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Interview with 52 Tuesdays Director Sophie Hyde

52 Tuesdays

Filmmaker: Why this movie? Why did you decide to do it?

Hyde: Many reasons. We had the opportunity to make something that was a genuine investigation of narrative – how it was made (shooting one day a week every week for one year and scripting as we went) as well as how it is viewed (every Tuesday is seen in the film). These rules or parameters helped us explore how we make films and how we construct our lives, so we were always working toward the finished film but we were also deep inside an experience ourselves. I wanted to see if there was another way to make, outside of the industrial model where for 6-8 weeks I couldn’t do anything else and I couldn’t see my child. It intrigued me to consider another way – perhaps a way that is closer to the working model of documentary making, which we were used to – but it was still consuming.

In terms of the story and the characters I was interested in seeing a family that felt more akin to the families I know. I was particularly interested in the tension that sometimes exists between being a mother and being “yourself”. There is sometimes a sense that to be a good mother or parent it’s important to focus only on your child’s needs and I query that. I am interested in that from the perspective of both a parent and a child. How do we meet our parents as adults and real people? A mother who is also a man and needs to find and confirm that part of himself, is a dramatic version of that and raises a lot of fairly intense questions. And I was interested in how we present young women. I wanted a story that felt like it came from the characters (and particularly 16 year old Billie) and I wanted to explore sexuality in young people without it being “for” us to view. Theirs is a sexuality that they are taking hold of, examining and dissecting. Our story is full of the messy grey areas of life, but the characters in their muddly way are seeking out and discovering who they want to be and how they want to treat each other. I think I was also drawn to creating a teenager character who wasn’t inherently f-ed up – struggling with some stuff yes, gets lost occasionally, but isn’t just a rebellious teenager. She is controlling, determined, curious and bold.

Filmmaker: How much of your crew was female? Was hiring women a consideration for you?

Hyde: One of the writers, the director and two of the Producers are woman, it just happens that three of those four people are me. But we are a tiny team working very closely. Making the film we were considerate of gender and gender lines/barriers/roles etc in a broad way, but we didn’t consciously set out to hire anyone on a gender basis. Our core team created the work together from a very early stage with two wonderful men (d.p./editor/producer Bryan Mason and writer/producer Matthew Cormack) and two strong women (producer Rebecca Summerton and myself). We had a tiny and sometimes rotating crew that included men and women.

Filmmaker: How did you go about raising funding for it? (I ask this because most female filmmakers says that being female makes it harder to raise funds, so thought your story could be inspiring — I know this topic can be touchy feely, so answer it in the way that you are most comfortable with.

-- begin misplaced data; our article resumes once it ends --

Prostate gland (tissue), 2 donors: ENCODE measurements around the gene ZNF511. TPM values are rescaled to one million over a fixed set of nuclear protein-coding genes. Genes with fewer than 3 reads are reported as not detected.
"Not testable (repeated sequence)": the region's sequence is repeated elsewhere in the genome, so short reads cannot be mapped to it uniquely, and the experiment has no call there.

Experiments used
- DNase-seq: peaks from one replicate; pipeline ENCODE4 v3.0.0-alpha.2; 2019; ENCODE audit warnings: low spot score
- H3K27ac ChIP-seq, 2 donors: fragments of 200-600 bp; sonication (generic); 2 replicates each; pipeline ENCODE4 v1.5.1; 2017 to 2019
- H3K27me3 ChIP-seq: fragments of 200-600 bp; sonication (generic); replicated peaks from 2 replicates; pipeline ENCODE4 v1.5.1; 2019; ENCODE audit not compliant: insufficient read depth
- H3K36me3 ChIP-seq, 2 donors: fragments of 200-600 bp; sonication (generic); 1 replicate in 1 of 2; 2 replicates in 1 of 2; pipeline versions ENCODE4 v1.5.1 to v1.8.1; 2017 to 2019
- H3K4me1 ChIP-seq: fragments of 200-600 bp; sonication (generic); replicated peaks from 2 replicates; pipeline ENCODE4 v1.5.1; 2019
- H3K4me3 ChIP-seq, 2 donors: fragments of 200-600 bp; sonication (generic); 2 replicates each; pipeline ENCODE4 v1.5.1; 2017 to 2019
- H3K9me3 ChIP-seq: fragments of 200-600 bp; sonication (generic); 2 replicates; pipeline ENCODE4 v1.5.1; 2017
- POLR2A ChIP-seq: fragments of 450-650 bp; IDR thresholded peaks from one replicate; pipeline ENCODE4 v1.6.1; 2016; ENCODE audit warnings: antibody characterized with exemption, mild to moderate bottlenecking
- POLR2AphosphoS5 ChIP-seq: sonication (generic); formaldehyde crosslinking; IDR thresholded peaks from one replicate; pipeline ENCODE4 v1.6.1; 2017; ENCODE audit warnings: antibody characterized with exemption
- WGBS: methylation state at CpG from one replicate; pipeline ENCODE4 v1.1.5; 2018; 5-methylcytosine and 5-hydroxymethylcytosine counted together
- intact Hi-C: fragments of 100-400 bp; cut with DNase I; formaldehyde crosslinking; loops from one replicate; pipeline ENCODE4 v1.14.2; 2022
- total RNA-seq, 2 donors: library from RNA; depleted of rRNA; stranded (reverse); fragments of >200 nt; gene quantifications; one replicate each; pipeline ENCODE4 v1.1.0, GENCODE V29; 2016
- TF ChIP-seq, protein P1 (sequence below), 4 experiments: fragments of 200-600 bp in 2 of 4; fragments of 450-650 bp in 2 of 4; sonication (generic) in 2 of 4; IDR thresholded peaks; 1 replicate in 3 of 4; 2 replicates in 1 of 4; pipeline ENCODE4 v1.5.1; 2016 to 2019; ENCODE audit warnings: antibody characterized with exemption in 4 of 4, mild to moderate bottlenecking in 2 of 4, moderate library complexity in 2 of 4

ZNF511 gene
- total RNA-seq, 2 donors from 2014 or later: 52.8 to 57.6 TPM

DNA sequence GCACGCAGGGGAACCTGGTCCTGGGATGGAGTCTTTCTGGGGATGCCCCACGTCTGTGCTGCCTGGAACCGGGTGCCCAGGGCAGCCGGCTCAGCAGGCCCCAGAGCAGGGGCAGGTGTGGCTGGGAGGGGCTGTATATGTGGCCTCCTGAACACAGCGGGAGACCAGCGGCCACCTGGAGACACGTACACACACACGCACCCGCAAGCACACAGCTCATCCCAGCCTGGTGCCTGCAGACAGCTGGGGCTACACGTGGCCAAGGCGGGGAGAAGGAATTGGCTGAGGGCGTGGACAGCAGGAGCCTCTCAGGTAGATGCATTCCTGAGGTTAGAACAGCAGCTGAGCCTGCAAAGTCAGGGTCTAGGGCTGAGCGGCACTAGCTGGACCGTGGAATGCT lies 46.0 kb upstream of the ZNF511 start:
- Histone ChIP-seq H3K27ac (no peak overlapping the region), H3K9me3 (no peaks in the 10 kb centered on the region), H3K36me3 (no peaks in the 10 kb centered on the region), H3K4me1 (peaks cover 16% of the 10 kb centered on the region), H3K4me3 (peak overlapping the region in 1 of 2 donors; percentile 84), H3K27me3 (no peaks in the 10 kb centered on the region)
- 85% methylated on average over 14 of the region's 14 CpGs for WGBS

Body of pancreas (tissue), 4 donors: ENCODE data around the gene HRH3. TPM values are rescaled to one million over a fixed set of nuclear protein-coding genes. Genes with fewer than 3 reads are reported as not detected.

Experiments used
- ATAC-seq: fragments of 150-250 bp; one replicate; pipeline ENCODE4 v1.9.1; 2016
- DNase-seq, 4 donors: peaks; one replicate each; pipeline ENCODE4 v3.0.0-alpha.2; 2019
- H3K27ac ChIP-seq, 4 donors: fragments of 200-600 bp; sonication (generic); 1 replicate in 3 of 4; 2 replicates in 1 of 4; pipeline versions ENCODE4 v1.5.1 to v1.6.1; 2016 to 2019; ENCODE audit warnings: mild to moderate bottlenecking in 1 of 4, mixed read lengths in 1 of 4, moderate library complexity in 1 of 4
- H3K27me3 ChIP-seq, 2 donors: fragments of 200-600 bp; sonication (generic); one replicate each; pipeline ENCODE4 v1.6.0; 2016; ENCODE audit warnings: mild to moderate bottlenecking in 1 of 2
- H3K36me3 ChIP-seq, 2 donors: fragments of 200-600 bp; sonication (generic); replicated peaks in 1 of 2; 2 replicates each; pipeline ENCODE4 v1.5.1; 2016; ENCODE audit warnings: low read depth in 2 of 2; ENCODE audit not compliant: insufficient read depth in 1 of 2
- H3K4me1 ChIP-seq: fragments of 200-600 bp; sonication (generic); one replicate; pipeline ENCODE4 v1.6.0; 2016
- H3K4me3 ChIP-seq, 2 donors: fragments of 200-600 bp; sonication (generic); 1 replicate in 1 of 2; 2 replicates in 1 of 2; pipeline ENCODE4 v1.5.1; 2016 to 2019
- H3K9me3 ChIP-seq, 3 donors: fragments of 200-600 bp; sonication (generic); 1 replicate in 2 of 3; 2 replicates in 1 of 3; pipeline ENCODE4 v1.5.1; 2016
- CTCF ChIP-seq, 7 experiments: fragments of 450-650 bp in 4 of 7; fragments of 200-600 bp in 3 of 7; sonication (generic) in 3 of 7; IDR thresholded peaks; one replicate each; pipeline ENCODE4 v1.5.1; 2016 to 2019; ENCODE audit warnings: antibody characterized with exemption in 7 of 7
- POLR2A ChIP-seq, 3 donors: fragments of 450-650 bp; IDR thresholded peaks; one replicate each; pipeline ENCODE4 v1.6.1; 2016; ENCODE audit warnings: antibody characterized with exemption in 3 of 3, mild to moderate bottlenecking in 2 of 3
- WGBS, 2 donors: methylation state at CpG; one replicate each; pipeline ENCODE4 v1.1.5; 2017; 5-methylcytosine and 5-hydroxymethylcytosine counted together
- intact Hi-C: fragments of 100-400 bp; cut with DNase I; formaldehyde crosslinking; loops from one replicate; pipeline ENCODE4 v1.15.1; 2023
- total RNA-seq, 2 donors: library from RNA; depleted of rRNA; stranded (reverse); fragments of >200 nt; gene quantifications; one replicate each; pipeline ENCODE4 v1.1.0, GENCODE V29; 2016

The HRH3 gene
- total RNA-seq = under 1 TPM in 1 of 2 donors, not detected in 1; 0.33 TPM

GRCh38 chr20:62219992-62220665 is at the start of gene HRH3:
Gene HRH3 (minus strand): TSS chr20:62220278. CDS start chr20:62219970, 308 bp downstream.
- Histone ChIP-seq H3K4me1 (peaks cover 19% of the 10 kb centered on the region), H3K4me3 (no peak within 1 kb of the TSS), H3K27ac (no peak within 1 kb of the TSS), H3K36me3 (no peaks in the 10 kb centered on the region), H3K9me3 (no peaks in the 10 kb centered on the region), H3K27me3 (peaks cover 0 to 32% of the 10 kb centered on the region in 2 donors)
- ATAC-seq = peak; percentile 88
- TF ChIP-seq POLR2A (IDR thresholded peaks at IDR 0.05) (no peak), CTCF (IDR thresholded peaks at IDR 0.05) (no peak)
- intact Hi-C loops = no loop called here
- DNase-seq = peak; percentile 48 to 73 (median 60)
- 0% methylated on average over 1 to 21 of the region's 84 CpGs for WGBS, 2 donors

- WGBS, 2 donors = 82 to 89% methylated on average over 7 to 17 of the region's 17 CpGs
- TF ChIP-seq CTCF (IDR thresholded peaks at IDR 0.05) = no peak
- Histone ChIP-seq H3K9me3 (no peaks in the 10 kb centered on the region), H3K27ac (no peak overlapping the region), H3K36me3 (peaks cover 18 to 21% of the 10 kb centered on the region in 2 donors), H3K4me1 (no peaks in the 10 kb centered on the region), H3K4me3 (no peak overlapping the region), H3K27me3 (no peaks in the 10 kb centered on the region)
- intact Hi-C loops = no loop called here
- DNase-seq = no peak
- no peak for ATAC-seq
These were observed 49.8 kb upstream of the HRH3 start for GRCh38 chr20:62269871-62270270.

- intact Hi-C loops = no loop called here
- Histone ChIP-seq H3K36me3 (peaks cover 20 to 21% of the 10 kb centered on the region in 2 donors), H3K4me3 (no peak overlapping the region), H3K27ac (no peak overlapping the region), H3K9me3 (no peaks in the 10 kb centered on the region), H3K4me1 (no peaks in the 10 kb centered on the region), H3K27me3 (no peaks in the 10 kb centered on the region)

Hyde: As Australians we are incredibly privileged to have government support for filmmaking. That’s mostly because we are too small a market to generate enough income domestically to make quality work. We need to fund films to ensure that the Australian voice continues to speak to it’s own and internationally. Usually however, you must be teamed up with a strong international and national market partner (distributor or sales agent) to access those production funds. This can be a limiting factor, particularly of new filmmakers or unusual stories. However our film was funded through an innovate program called Filmlab by the South Australian Film Corporation. They decided to operate outside the norm and support teams to create work that was bold and without market attachment. We developed the work from a very early impulse inside a lab process with the knowledge that we would then move into production. We wanted to ensure that within this opportunity we made a film that we could never make in any other circumstance. Our first feature doc Shut Up Little Man! An Audio Misadventure (which was in Sundance world doc competition in 2011) was the first Filmlab film finished. 52 Tuesdays is our first dramatic feature and they came from the same Filmlab round. In terms of being a woman inside that process, I don’t think it was a factor – we were supported as a team and I always felt supported in that. We also received finance from the Adelaide Film Festival who have an investment fund headed by festival director Amanda Duthie – she’s an incredible supporter of unique work and I’m sure was drawn to a female voice too. But it’s not all fairy tales, I have been working for some time. I do think it can be hard to get support as a woman. I think there are complex issues at play as to why more men are making movies than women. I think it is ingrained thinking and I think we need to do more to shift it.

Filmmaker: Do you think a male director might have handled the making of this film differently? How did being a female filmmaker effect how this film got made do you think?